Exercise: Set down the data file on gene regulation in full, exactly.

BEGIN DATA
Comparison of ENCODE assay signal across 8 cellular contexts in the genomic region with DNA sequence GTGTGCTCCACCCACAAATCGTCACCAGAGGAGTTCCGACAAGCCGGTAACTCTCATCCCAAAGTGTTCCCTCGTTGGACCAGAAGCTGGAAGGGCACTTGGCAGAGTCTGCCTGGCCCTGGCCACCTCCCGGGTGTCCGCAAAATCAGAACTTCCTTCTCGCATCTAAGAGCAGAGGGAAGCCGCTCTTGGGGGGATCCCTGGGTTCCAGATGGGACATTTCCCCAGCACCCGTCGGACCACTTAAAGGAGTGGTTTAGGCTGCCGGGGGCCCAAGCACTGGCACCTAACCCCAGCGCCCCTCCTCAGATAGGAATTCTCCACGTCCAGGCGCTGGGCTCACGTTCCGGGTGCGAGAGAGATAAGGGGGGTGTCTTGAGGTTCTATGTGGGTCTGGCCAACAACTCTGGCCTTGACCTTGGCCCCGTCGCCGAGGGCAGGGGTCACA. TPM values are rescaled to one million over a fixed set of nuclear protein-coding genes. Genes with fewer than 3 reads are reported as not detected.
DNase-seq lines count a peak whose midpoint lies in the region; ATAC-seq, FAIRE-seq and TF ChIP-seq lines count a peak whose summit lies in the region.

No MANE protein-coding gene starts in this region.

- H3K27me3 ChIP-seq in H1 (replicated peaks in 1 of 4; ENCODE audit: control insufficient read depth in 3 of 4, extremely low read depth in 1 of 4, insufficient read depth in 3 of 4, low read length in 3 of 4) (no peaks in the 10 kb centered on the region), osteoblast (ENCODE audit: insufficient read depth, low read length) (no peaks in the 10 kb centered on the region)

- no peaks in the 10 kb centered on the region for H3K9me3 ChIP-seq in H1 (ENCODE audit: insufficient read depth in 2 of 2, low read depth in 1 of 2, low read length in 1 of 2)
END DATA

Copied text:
Comparison of ENCODE assay signal across 8 cellular contexts in the genomic region with DNA sequence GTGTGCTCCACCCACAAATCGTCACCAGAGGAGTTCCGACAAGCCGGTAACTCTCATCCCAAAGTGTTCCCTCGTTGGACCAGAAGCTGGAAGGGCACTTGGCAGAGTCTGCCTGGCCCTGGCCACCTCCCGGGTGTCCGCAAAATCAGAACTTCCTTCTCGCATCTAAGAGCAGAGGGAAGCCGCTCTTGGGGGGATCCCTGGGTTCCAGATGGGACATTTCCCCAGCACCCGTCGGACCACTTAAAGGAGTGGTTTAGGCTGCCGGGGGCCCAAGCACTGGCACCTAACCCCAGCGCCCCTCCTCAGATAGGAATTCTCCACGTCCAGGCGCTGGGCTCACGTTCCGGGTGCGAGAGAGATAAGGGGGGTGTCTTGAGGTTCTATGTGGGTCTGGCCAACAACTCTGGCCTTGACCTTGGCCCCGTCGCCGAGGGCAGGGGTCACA. TPM values are rescaled to one million over a fixed set of nuclear protein-coding genes. Genes with fewer than 3 reads are reported as not detected.
DNase-seq lines count a peak whose midpoint lies in the region; ATAC-seq, FAIRE-seq and TF ChIP-seq lines count a peak whose summit lies in the region.

No MANE protein-coding gene starts in this region.

- H3K27me3 ChIP-seq in H1 (replicated peaks in 1 of 4; ENCODE audit: control insufficient read depth in 3 of 4, extremely low read depth in 1 of 4, insufficient read depth in 3 of 4, low read length in 3 of 4) (no peaks in the 10 kb centered on the region), osteoblast (ENCODE audit: insufficient read depth, low read length) (no peaks in the 10 kb centered on the region)

- no peaks in the 10 kb centered on the region for H3K9me3 ChIP-seq in H1 (ENCODE audit: insufficient read depth in 2 of 2, low read depth in 1 of 2, low read length in 1 of 2)